There are many divisive issues in Finland that a hostile actor could exploit as part of a strategy to widen existing cracks and deepen divisions, for example immigration and human rights. The aggressive tone of public debate, hate speech and targeted harassment of individuals were already concerns in Finland before Russia attacked Ukraine.

In his New Year’s speech in 2020, then president Sauli Niinistö warned that “a culture of hate will not carry us far,” expressing deep concern about the negative tone of public discussions and emphasizing the need to maintain peace and security. Since then, Russia’s attack on Ukraine and developments within Finland have combined to create a situation where hostile information activities could evolve rapidly, targeting existing divisions in Finnish society.

In a recent interview, Max Arhippainen of NATO’s strategic communications center of excellence expressed concerns about divisions in Finnish society that could be exploited by Russia, pointing to the tense labor market situation. Finland has in past months seen repeated large-scale strikes in protest of government plans. The tradition of consensus politics in the country is changing, and recent research shows that the party system in Finland has become more polarized. The current government, formed following parliamentary elections in 2023, includes the anti-immigrant Finns party, which won 20.1% of the vote. Several scandals related to the party’s leader and ministers involving racist messages and neo-Nazi connections soon followed, but the resulting controversy did not break up the right-wing coalition government.

Stoking more controversy, the government recently presented a legislative proposal which would allow turning back refugees in breach of Finland’s international obligations in case Russia allows or facilitates the arrival of large numbers of people at the border. The proposal, which has drawn wide criticism, raises extremely serious questions about Finland’s commitment to the rule of law. While some argue that Finland needs to show a decisive response to the possibility that Russia might instrumentalize migrants, another perspective is that it does not take much to get Finland to ignore human rights obligations.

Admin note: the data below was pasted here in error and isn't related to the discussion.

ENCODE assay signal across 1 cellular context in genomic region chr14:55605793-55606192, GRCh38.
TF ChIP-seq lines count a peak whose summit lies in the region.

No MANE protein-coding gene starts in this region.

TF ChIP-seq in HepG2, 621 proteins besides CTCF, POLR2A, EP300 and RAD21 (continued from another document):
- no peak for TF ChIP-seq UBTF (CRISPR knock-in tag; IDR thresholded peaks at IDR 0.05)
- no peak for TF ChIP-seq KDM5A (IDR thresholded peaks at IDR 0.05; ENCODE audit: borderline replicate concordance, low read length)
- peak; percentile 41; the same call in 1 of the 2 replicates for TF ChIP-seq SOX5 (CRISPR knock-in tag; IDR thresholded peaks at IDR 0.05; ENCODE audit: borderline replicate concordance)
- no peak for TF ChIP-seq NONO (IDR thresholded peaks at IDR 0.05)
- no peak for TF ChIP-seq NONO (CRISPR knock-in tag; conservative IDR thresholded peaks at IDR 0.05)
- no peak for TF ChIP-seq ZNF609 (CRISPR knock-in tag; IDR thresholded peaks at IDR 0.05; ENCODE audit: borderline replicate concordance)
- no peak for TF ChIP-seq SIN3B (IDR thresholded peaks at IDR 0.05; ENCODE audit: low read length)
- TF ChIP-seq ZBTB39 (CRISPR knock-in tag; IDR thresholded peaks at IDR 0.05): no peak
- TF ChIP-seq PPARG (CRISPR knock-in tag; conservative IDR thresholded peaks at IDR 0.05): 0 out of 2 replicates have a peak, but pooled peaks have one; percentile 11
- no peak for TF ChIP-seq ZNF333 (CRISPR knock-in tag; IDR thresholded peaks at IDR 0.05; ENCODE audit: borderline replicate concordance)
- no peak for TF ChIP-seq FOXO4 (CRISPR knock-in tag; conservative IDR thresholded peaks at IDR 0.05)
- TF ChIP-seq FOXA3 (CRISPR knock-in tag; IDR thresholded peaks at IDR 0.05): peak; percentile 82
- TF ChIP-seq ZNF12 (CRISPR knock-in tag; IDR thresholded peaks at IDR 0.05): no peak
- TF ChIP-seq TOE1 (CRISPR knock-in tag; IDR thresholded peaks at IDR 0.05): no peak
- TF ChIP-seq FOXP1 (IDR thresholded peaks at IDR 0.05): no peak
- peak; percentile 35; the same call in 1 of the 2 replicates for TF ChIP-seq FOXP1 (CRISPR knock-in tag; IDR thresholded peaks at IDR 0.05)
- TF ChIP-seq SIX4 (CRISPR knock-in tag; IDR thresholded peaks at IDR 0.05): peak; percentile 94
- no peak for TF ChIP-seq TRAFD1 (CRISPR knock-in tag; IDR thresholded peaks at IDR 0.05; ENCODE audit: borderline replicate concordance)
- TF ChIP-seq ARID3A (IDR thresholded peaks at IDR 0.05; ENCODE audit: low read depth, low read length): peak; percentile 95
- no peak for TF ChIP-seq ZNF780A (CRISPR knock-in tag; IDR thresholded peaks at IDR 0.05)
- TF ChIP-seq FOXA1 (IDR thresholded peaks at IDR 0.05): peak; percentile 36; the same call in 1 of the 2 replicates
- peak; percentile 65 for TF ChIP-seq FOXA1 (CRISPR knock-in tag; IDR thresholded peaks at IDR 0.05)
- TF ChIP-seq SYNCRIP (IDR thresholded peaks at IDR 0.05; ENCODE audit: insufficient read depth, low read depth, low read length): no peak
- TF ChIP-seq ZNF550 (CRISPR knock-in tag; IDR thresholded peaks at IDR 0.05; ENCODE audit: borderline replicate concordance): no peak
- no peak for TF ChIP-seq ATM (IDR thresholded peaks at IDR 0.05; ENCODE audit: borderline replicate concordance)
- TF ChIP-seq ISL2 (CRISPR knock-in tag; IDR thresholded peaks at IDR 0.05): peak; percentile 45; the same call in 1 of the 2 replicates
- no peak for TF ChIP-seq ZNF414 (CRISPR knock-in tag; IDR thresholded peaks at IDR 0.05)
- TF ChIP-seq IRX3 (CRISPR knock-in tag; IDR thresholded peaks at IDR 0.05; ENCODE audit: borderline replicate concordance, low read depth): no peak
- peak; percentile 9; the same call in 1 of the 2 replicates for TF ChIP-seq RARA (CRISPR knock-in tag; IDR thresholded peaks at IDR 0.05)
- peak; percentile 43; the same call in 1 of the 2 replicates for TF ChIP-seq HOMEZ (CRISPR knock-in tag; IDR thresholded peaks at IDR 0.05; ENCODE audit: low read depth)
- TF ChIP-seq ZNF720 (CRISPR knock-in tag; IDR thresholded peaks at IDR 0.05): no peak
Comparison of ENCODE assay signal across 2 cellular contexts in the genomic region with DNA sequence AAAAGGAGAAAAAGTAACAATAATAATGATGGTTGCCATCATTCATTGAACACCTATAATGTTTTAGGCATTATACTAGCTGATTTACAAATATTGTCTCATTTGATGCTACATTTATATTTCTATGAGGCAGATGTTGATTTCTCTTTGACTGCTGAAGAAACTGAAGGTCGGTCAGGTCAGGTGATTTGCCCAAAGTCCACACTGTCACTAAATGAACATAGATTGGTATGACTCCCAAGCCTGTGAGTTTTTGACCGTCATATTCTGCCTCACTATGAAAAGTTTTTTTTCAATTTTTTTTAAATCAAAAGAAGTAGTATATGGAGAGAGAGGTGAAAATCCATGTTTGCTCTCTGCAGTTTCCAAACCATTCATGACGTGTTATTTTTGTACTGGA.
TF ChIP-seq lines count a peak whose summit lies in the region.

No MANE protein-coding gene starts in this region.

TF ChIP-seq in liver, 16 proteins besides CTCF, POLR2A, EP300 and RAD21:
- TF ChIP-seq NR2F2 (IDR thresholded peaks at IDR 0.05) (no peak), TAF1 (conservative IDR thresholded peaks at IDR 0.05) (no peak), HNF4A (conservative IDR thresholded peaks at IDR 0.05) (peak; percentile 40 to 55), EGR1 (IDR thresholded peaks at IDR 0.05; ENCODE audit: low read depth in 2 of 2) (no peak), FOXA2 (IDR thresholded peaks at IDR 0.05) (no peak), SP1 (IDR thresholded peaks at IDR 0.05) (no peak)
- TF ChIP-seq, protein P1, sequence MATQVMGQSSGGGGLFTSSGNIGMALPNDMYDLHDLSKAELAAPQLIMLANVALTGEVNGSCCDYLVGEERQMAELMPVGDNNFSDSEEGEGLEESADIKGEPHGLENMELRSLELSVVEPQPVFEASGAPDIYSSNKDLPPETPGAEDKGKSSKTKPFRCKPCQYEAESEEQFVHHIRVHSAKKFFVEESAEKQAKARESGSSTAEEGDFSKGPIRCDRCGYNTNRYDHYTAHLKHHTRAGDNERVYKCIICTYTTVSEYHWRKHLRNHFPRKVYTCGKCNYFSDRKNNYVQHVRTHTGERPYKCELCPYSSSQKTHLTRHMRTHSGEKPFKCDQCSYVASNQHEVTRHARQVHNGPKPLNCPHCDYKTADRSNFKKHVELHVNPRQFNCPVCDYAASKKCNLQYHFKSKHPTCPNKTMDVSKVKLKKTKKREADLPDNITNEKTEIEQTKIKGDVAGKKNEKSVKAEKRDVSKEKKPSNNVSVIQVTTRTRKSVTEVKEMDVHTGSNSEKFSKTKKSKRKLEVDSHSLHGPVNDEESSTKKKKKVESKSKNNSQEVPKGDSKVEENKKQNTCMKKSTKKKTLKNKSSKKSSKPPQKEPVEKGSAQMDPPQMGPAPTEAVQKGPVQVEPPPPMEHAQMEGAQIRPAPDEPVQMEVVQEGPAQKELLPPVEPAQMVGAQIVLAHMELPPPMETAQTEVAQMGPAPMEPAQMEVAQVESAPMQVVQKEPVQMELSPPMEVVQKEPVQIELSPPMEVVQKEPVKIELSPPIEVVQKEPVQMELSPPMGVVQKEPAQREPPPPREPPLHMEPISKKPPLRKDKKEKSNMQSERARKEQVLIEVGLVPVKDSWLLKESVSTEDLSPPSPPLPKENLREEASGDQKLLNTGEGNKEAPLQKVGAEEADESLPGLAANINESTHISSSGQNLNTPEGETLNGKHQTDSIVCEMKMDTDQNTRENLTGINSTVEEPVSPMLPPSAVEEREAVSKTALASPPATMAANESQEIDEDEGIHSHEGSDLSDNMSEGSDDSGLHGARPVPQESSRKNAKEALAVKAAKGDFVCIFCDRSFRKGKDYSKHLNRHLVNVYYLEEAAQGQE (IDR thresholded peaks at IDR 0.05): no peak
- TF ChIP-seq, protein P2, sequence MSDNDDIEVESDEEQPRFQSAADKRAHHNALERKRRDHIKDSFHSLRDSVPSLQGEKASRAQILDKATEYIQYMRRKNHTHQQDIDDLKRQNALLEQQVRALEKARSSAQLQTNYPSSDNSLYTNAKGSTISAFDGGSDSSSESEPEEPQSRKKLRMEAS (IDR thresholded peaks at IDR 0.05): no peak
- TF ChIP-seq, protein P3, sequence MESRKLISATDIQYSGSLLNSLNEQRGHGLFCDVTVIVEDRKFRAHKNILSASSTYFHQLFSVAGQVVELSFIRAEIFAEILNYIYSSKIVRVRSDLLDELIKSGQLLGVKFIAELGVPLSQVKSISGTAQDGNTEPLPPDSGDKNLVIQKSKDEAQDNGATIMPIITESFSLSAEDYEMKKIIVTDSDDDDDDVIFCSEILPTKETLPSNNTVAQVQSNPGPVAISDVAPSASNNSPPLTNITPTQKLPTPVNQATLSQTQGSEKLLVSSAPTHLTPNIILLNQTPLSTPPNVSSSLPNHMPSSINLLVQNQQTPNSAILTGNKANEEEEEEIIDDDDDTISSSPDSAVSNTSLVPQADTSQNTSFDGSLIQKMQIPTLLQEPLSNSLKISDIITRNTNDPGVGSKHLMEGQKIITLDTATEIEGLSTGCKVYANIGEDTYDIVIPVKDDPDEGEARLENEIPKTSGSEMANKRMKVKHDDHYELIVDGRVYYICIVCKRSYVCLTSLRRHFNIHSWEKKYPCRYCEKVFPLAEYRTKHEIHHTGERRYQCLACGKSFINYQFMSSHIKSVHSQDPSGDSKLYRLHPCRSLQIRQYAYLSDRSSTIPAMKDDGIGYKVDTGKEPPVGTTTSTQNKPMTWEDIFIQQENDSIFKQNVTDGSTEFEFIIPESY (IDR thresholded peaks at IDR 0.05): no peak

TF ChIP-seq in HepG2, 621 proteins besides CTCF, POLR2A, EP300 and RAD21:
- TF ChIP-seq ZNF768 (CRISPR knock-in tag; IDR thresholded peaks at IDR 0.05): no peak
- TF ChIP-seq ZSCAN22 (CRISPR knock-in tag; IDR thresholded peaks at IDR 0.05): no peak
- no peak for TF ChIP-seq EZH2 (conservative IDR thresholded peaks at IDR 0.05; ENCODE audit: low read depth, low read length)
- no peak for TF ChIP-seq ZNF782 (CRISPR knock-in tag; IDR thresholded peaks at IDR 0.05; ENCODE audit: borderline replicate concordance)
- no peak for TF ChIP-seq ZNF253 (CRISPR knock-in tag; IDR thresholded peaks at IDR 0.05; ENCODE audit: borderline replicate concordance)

What’s next – a TikTok ban?

Finnish decision-makers and strategists should be considering how to advance effective implementation of the EU’s new Digital Services Act. It contains obligations for very large online platforms and search engines to address systemic risks relating to, for example, negative effects on civic discourse, elections or public security.

However, banning TikTok appears to be the current topic of interest for Finnish lawmakers, with a majority supporting a ban. As technology journalist Teemu Hallamaa points out, the proposal is copied straight from the United States and ignores the existence of the comprehensive new EU legislation.

A divided country, where the rule of law is under pressure, offers many opportunities for hostile information activities. The next test of Finland’s resilience could come when least expected. Countries that see Finland as a model to learn from should follow developments closely.


Joy Hyvärinen
Joy Hyvärinen specializes in freedom of expression, in particular issues related to national security. From 2021-2023 she was on the board of Finnish PEN, part of the PEN International network. She was previously head of advocacy at Index on Censorship in London. Before that she led the nonprofit Fo...